Given Michael Russell's performance this past week, any thoughts about putting him on the U.S. Davis Cup team to play singles along with John Isner? The tie will be on clay in Spain and Russell has made the round of 16 at the French.
-- Mike, Seattle
• Think you gotta dance with who brung ya. Isner is a lock. Mardy Fish is the logical number two. The Bryans are your doubles team. If Andy Roddick is willing and able to play, you honor his past commitment and at least assess him as a possibility. Ryan Harrison is on the bench. That's it.
All credit to Russell, now in his early 30s, both for his play last week in Houston and his career more generically. A lot of players blessed with twice his gifts haven't achieved half as much. But I don't think Davis Cup is in the cards.
For all the times we've heard in the past about how American men's tennis is in a slump compared to the "Golden Era" we had in the 90s, how about a little recognition now that -- while we may not be winning majors -- we are still among the top countries in the world? Two guys in the top 10 with Isner and Fish and seven in the top 100. We could be doing a lot worse, couldn't we?
-- Jason, Surprise, Ariz.
• If the basis of comparison for the state of American tennis is 1971 or 1981 or 1991, yes, it's a slump. If the basis of comparison is the more relevant, meaningful and accurate, "It's 2012; the world is flatter than a board game; they play this sport everywhere, often in countries where talented young athletes aren't lured by multimillion dollar guaranteed contracts in other leagues" ... Then, yes, the U.S. is doing fine.
Jon, I find myself agreeing with you on most of these good judgment/bad judgment calls, but on the Federer commercial, methinks you're overthinking it. The ad isn't asking to be taken seriously. The biggest problem is it's not very funny. The second-biggest problem is that Federer is not the, uh, Roger Federer of acting.
Ian, Herndon, Va.
• Thanks. As I've said in the past, you guys form a terrific -- and helpful -- focus group and I always try to be honest reporting on the vox populi. On this one, we're trending at about 80/20 pro-Lindt ad. I'm squarely in the minority here. Ian was kind. Most of you roasted me for being "overly sensitive," "politically correct on steroids," and "lame and uptight."
A representative love letter comes from Dave, of New York: "Wow I couldn't disagree more about your thoughts on Federer's Lindt commercial. You're overthinking and politicizing this way too much. I actually laughed at it when I saw it the first time, it was funny to see Federer doing it. Some people just can't take a joke I guess. Yes, I'm a man, and no, I don't think that's some "stomach- turning" harassment. He agreed to do it, didn't he? This is television, not reality, remember? I was more upset at the fact that we're supposed to think that these girls can't differentiate the size between tennis balls from chocolates."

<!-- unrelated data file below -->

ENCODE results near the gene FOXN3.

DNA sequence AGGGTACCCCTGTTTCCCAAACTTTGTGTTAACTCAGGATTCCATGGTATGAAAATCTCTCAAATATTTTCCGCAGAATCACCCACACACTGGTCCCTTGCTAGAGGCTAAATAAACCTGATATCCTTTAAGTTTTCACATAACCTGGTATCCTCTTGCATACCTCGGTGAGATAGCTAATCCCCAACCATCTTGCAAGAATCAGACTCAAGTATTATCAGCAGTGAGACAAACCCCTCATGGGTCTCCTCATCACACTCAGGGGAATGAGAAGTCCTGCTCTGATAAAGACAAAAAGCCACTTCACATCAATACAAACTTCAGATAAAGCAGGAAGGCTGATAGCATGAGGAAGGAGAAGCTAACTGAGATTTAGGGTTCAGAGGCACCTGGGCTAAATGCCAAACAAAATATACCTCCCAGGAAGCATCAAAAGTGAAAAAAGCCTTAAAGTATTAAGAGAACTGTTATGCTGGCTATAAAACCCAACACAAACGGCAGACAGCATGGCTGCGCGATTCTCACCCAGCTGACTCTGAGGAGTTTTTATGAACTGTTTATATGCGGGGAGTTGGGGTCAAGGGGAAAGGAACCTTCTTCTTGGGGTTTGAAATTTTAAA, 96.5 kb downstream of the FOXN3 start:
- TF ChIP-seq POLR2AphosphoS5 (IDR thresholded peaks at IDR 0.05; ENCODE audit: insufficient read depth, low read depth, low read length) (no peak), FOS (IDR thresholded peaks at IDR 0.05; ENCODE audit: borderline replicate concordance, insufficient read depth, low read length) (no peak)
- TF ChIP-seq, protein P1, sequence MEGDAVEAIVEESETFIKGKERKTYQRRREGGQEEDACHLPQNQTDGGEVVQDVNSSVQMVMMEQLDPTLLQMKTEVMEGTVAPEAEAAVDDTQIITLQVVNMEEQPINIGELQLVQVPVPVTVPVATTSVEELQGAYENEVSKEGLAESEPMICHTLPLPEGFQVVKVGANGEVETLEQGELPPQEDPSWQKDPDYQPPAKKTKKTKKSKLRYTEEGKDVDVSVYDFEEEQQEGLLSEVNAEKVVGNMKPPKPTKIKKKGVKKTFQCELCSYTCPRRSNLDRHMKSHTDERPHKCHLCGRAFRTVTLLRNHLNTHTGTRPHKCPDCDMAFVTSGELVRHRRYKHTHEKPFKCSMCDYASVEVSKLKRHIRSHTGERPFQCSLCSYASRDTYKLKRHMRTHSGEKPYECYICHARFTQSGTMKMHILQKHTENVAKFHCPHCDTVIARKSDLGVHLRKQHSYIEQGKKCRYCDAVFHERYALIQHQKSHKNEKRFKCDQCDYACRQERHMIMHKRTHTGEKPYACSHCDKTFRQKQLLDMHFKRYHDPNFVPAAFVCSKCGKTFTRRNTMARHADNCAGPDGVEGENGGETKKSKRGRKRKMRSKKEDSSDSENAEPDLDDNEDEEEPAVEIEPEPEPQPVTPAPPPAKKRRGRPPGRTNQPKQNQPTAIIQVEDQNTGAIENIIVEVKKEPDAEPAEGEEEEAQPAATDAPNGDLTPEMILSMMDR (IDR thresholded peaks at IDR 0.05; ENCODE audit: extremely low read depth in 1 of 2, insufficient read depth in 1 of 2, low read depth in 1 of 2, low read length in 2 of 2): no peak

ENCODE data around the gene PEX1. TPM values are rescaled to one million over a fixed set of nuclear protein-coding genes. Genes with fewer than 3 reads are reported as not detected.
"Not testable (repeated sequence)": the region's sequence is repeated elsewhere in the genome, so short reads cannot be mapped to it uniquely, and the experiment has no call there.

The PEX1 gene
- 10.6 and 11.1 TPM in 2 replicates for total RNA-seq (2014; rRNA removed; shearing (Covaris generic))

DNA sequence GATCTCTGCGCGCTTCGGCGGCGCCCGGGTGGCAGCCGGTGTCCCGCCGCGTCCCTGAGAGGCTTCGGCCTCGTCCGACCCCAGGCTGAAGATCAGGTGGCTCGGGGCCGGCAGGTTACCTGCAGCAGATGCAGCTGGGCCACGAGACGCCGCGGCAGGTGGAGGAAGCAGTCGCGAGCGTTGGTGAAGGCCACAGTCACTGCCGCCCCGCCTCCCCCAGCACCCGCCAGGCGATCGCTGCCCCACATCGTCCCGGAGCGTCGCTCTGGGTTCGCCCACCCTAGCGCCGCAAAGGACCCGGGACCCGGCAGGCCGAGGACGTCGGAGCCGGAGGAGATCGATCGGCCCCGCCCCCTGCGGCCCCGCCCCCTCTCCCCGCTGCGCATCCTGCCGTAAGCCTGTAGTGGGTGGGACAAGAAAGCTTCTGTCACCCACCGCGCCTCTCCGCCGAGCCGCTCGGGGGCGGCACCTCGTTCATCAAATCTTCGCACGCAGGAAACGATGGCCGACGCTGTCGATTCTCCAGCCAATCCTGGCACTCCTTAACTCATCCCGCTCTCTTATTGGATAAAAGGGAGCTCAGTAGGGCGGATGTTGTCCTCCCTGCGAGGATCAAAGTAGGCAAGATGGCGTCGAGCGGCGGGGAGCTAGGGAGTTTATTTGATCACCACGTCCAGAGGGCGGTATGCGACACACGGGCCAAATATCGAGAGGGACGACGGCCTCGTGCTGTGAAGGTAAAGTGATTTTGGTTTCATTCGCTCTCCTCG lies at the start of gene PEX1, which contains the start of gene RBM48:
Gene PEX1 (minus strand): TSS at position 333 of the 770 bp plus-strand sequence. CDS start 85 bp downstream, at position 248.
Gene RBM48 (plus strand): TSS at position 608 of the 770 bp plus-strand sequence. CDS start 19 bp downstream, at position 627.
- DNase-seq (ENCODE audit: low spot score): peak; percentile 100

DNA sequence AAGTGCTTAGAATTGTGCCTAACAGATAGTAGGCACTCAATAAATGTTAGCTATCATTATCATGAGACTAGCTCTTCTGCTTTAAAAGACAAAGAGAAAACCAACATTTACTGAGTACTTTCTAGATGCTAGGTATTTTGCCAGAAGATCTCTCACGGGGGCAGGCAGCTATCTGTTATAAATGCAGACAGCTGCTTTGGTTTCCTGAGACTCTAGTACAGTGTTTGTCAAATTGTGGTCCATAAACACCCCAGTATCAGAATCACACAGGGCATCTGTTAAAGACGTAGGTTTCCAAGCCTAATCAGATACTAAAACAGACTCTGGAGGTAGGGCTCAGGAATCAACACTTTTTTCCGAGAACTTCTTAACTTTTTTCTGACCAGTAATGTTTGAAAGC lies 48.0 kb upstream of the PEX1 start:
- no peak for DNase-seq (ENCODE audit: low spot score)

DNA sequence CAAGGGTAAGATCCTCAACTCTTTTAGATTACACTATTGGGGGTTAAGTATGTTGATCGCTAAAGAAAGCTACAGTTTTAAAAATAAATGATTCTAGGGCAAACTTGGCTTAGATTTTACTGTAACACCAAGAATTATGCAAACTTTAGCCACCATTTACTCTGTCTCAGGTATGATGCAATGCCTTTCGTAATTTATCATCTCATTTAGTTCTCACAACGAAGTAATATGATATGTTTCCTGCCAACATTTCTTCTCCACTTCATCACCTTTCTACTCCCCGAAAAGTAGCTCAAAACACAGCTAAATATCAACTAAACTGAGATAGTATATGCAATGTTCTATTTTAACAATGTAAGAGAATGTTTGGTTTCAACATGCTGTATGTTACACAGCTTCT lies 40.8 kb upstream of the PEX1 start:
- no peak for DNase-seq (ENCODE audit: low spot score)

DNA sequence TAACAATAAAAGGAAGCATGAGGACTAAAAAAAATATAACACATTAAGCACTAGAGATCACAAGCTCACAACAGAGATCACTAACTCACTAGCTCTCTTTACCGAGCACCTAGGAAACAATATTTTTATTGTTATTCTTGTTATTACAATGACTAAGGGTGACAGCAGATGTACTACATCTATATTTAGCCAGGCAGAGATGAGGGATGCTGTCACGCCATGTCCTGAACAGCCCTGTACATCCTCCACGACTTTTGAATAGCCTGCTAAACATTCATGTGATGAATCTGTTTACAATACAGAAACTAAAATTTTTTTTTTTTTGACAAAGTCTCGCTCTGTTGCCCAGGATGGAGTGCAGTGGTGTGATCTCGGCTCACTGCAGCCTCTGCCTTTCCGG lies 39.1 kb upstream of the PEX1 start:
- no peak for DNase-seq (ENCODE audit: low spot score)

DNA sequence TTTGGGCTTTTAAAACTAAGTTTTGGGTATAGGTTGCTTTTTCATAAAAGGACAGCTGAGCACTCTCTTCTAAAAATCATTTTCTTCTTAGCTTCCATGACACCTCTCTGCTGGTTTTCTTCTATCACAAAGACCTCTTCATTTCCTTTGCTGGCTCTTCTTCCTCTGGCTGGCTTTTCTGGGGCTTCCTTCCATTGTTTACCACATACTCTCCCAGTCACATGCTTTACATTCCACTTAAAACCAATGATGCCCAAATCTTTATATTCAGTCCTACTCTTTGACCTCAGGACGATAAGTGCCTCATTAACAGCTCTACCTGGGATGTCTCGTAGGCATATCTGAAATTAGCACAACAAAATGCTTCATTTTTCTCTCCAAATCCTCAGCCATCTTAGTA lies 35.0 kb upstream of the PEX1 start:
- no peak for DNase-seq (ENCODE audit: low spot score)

Added Colleen, of Texas: "Are you kidding me? It's funny! I'm a female and I'm not offended at all! The idea of strip-searching Federer AND a bag of Lindor truffles??? Perfect dream, I say! You know, I'm so sick of the politically correct world we live in now that we can't joke about anything."
Sally, of Switzerland raised an interesting point that maybe this traced broader differences between Europe an the U.S.: "I doubt it had ever occurred to Roger that the Lindt commercial might have been seen as sexual harassment. Certainly it didn't to me, even as a female. Would he have known, indeed would Lindt have known, about the Supreme Court cases about the legality of strip-searches? I imagine not. Here in Europe these things are not seen with the seriousness which you in America view them. This doesn't necessarily mean one of us is right or wrong, it just means we are different and Roger for all of his international appeal is definitely a European."
I still say A) In no universe is that ad funny or clever. B) It veers awfully close to trivializing sexual harassment and inter-gender strip-searches. C) Federer was done a disservice, positioned, in an undignified way.
But, again, the Lindt creative team probably ought to know that TennisWorld was OK with it.
You wrote: "Maybe most important, the whole conceit is so awkwardly at odds with Federer's image. The Rolex regal thing? That we get. The Mercedes guy? Got it. Credit Suisse? Dignity, elegance, high finance, we're with you. The philanthropy spots? Love them. The married father smuggling chocolate through security and then becoming the ogled subject of slobbering ladies..." And then slobbered over by you and most other journalists. Pretty ironic. You just couldn't help yourself, could you? You had to find some obscure reason to get some Roger adoration into your weekly column. Pretty pathetic and oh so tedious.
-- Shelley, Seattle
• This stood in marked contrast to the many accusations of anti-Federer bias. "Does Rafa's Armaani ad make you spit your coffee??just wondering u know" wrote @sillysexisuni. @Wimby88 added: "Yes yet again having a go at Fed over nothing...Seriously get a funny bone!" Arlene, of California asked: "I hope you are on the Nadal payroll, the way you overlook everything he does."